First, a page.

4.
Al-Sbou M, Mwafi N. Nine cases of alkaptonuria in one family in southern Jordan. Rheumatol Int 2012;32:621-5.  Back to cited text no. 4
    
5.
Zatkova A, Ranganath L, Kadasi L. Alkaptonuria: Current perspectives. Appl Clin Genet 2020;13:37-47.  Back to cited text no. 5
    
6.
Deutsch JC, Santhosh-Kumar CR, Deutsch J, Santhoshkumar C. Quantitation of homogentisic acid in normal human plasma. J Chromatogr B Biomed Appl 1996;677:147-51.  Back to cited text no. 6
    
7.
Damarla N, Linga P, Goyal M, Tadisina SR, Reddy GS, Bommisetti H. Alkaptonuria: A case report. Indian J Ophthalmol 2017;65:518-21.  Back to cited text no. 7
[PUBMED]  [Full text]  
8.
Khatu SS, More YE, Vankawala D, Chavan D, Gokhale NR. Alkaptonuria: Case report. Med J DY Patil Univ2015;8:84-6.  Back to cited text no. 8
  [Full text]  
9.
Ladjouze-Rezig A, Rodriguez de Cordoba S, Aquaron R. Ochronotic rheumatism in Algeria: Clinical, radiological, biological and molecular studies – A case study of 14 patients in 11 families. Joint Bone Spine 2006;73:284-92.  Back to cited text no. 9
    
10.
Ascher DB, Spiga O, Sekelska M, Pires DE, Bernini A, Tiezzi M, et al. Homogentisate 1,2-dioxygenase (HGD) gene variants, their analysis and genotype-phenotype correlations in the largest cohort of patients with AKU. Eur J Hum Genet 2019;27:888-902.  Back to cited text no. 10
    
11.
Mayatepek E, Kallas K, Anninos A, Müller E. Effects of ascorbic acid and low-protein diet in alkaptonuria. Eur J Pediatr 1998;157:867-8.  Back to cited text no. 11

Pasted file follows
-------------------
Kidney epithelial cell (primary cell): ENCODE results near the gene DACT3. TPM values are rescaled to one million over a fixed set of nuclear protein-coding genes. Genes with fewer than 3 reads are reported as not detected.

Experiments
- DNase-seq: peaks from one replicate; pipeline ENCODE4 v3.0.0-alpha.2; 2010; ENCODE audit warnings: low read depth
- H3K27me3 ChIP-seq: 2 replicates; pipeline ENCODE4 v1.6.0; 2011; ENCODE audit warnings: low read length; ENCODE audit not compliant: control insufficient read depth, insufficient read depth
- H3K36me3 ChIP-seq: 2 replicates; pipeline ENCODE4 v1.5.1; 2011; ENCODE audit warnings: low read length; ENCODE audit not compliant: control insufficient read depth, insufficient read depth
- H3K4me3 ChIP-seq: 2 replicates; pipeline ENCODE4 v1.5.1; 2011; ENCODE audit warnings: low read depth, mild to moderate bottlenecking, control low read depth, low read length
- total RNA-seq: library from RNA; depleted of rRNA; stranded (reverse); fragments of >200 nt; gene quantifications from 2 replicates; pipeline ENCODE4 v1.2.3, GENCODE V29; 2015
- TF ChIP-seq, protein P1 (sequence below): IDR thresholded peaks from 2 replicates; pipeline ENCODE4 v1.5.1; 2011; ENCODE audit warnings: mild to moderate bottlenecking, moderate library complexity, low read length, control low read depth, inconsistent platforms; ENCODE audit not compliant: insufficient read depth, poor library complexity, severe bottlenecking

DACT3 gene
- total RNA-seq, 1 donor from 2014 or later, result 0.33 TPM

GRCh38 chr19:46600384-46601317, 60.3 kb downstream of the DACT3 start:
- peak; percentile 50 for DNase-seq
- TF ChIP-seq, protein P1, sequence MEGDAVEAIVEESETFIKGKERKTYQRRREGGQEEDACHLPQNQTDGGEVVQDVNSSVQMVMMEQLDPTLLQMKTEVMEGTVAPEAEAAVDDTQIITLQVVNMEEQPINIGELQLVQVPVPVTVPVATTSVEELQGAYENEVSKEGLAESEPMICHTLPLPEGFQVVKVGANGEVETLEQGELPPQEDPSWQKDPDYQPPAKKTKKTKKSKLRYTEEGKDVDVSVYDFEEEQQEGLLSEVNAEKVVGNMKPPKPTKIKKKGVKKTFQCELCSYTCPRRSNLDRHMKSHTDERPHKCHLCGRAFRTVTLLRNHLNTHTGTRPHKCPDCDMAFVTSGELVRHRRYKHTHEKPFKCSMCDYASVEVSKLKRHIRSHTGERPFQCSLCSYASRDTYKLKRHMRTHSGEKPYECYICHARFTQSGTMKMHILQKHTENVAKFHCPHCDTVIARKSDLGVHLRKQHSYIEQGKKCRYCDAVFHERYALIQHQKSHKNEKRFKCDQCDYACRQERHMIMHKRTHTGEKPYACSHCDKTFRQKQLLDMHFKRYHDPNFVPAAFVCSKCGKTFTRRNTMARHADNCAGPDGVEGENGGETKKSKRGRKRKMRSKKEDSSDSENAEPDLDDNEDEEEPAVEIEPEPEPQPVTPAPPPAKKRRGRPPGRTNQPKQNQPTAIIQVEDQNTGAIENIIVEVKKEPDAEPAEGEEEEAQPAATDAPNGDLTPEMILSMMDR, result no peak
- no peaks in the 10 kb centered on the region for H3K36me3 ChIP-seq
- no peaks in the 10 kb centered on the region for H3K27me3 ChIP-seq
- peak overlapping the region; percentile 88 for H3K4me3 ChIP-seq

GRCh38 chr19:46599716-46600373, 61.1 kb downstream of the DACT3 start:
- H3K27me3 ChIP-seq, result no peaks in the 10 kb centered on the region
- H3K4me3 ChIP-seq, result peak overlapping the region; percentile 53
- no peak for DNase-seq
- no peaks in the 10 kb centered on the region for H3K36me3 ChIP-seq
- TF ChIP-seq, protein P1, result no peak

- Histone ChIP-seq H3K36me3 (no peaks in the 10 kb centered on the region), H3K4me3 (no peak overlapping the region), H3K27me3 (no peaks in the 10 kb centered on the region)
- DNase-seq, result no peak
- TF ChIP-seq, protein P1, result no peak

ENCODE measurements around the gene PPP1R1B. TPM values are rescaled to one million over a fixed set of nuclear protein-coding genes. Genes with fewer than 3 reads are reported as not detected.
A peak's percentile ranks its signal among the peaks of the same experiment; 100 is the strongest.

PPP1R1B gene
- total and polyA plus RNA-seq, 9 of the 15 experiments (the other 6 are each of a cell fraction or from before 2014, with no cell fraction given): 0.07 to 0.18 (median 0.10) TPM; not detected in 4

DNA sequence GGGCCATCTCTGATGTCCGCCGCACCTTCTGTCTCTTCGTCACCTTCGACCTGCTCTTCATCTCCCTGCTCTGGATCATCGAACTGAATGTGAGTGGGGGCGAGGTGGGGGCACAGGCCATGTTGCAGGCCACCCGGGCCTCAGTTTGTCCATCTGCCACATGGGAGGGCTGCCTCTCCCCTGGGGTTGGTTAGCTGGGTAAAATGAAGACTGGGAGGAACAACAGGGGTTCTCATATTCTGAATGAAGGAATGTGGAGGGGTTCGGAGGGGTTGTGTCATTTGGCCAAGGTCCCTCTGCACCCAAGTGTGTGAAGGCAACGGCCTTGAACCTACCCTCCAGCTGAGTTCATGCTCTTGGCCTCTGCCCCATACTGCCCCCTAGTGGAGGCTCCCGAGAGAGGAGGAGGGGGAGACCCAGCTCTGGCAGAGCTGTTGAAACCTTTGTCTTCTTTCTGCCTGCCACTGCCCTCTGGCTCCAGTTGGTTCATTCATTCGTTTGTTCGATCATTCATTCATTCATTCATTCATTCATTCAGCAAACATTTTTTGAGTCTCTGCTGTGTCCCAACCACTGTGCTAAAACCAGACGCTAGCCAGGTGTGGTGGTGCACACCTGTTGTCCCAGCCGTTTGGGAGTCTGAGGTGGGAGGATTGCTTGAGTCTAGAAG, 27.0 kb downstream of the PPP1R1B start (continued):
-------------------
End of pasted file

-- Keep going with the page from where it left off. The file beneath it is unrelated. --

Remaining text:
12.
Keenan CM, Preston AJ. Nitisinone arrests but does not reverse ochronosis in alkaptonuric mice. JIMD Rep 2015;24:45-50.  Back to cited text no. 12
    
13.
Ranganath LR, Milan AM, Hughes AT, Dutton JJ, Fitzgerald R, Briggs MC, et al. Suitability of nitisinone in alkaptonuria 1 (SONIA 1): An international, multicentre, randomised, open-label, no-treatment controlled, parallel-group, dose-response study to investigate the effect of once daily nitisinone on 24-h urinary homogentisic acid excretion in patients with alkaptonuria after 4 weeks of treatment. Ann Rheum Dis 2016;75:362-7.  Back to cited text no. 13
    
14.
Khedr M, Judd S, Briggs MC, Hughes AT, Milan AM, Stewart RM, et al. Asymptomatic corneal keratopathy secondary to hypertyrosinaemia following low dose nitisinone and a literature review of tyrosine keratopathy in alkaptonuria. JIMD Rep 2018;40:31-7.  Back to cited text no. 14
    


    Figures

  [Figure 1], [Figure 2], [Figure 3], [Figure 4], [Figure 5]